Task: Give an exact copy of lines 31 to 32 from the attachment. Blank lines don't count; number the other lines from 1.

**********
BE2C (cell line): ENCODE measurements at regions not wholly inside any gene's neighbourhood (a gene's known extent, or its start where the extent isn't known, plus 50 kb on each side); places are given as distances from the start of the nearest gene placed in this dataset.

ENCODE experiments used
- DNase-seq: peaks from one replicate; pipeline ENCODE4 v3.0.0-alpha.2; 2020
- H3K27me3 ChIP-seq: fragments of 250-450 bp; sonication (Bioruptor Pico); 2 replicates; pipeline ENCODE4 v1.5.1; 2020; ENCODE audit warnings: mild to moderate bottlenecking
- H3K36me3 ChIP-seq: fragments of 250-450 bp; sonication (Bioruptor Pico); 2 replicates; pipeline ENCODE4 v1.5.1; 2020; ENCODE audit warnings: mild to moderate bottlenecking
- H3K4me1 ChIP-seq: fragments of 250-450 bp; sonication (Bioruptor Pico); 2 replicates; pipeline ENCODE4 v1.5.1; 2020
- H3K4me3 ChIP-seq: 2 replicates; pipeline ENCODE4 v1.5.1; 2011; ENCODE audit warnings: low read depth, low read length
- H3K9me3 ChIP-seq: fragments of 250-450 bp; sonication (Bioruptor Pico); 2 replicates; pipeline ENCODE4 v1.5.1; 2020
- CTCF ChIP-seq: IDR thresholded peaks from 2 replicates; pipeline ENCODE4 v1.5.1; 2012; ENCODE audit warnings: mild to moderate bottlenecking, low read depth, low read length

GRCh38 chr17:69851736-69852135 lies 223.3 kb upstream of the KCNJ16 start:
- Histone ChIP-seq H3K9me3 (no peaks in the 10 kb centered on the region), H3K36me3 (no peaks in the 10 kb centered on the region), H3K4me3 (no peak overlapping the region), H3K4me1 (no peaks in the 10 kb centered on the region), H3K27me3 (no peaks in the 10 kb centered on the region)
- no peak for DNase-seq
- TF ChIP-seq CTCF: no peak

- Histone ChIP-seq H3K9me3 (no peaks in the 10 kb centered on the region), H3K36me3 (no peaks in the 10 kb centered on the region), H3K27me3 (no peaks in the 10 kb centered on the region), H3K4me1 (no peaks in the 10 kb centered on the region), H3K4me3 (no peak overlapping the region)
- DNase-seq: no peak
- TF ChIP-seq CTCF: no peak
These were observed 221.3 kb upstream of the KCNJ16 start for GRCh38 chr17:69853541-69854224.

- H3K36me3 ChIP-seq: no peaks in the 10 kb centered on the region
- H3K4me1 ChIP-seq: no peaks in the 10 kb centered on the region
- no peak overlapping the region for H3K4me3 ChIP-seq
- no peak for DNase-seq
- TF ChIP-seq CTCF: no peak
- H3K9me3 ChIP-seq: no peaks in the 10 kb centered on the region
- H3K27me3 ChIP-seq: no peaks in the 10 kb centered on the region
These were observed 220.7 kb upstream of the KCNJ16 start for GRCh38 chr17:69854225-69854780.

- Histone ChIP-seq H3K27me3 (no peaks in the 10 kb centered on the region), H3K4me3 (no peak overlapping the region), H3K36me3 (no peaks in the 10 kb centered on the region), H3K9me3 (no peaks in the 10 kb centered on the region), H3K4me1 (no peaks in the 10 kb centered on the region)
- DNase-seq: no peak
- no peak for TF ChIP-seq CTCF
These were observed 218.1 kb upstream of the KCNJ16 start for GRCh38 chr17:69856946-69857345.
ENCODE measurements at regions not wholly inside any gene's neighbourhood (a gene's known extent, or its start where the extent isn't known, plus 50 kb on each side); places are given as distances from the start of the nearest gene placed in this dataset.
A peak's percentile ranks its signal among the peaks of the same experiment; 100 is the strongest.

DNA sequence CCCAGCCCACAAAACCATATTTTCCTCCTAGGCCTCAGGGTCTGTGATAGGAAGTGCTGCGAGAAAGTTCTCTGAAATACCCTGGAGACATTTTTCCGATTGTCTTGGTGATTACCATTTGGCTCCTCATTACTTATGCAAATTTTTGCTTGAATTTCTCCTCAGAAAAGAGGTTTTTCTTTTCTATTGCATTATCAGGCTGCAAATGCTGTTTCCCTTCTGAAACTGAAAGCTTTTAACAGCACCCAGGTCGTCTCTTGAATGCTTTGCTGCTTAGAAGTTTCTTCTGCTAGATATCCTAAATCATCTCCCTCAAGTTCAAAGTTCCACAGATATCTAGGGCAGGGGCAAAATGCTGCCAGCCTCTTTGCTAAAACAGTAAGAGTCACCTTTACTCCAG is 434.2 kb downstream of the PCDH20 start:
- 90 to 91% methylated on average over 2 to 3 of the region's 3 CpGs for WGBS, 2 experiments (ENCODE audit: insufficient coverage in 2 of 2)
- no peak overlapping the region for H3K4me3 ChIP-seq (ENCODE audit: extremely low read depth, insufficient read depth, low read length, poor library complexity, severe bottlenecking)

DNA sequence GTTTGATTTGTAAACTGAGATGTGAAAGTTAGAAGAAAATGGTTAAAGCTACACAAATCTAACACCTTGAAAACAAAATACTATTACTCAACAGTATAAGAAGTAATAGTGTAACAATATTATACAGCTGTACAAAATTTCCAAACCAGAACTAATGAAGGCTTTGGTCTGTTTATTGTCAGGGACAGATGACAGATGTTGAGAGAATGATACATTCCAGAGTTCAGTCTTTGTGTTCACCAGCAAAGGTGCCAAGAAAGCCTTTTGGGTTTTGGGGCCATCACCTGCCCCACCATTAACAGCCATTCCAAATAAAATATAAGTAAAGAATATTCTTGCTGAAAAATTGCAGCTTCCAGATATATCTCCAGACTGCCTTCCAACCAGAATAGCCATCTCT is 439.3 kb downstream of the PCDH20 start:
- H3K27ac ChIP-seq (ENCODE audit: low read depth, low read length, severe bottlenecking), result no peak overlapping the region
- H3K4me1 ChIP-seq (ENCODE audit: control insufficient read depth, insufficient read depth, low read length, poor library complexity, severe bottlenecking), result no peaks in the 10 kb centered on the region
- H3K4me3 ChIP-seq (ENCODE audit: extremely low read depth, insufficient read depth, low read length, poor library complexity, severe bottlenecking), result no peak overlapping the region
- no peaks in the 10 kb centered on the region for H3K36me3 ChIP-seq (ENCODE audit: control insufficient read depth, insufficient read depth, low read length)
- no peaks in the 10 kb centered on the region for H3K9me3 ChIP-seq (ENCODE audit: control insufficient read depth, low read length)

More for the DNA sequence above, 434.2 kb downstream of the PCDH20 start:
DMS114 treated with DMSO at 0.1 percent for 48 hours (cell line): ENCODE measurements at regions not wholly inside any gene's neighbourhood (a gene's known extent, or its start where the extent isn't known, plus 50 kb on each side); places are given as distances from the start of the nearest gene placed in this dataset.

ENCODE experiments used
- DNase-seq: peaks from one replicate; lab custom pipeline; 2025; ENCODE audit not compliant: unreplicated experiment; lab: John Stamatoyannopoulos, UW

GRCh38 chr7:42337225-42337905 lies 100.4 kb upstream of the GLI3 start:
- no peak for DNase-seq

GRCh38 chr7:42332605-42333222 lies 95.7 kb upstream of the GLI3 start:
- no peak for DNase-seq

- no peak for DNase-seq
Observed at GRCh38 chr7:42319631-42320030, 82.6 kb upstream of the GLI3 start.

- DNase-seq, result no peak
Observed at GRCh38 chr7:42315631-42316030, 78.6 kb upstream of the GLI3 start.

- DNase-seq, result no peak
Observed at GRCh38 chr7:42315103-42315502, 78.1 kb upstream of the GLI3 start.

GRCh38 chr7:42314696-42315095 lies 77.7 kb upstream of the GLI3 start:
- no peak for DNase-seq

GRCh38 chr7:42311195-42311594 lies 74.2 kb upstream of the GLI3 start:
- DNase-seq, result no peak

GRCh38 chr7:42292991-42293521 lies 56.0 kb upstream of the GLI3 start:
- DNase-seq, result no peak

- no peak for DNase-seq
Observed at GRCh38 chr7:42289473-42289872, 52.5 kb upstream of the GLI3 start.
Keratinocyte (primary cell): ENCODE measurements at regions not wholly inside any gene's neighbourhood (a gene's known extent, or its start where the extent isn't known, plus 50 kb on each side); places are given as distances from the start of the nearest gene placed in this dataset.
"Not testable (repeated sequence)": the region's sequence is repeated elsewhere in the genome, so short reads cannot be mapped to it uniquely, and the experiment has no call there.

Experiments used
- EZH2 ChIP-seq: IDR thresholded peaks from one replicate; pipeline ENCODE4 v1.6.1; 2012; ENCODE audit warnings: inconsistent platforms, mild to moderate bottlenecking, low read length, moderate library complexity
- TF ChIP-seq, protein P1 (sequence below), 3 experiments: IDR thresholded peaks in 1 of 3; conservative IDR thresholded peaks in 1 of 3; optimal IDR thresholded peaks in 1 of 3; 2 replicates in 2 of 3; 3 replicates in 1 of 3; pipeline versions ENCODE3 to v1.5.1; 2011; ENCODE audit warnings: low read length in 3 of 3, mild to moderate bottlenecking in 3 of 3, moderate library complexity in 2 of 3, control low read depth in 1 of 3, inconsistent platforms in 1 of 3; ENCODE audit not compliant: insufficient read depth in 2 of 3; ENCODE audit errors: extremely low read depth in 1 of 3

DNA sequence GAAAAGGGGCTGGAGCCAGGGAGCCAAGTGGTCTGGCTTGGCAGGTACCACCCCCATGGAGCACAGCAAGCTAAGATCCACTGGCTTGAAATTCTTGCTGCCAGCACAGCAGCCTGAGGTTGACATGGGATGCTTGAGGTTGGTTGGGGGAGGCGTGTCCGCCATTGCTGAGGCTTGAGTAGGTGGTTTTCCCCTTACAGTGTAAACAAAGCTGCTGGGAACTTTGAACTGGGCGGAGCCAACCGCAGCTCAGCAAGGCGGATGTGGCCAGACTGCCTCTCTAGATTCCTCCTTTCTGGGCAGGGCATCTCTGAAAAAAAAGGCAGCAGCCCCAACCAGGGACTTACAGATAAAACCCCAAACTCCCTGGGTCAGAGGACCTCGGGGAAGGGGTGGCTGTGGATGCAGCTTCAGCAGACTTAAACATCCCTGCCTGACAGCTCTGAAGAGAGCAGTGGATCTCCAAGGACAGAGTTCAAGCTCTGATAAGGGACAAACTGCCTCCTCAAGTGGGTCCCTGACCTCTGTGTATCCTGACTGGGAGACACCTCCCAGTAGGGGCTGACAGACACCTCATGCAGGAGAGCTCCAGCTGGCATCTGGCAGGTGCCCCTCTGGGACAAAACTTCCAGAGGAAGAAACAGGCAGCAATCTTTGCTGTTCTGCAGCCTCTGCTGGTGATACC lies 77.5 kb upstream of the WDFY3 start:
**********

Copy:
A peak's percentile ranks its signal among the peaks of the same experiment; 100 is the strongest.

DNA sequence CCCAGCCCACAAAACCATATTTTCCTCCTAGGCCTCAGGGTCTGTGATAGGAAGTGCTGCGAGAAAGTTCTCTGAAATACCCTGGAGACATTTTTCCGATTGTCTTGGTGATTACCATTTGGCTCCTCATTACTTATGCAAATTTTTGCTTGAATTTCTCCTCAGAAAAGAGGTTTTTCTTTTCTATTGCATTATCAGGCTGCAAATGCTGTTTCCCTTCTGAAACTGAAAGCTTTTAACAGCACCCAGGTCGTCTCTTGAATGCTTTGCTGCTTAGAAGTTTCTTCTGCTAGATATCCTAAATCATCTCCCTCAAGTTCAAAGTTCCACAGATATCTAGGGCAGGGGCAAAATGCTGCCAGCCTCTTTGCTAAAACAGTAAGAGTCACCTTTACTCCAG is 434.2 kb downstream of the PCDH20 start: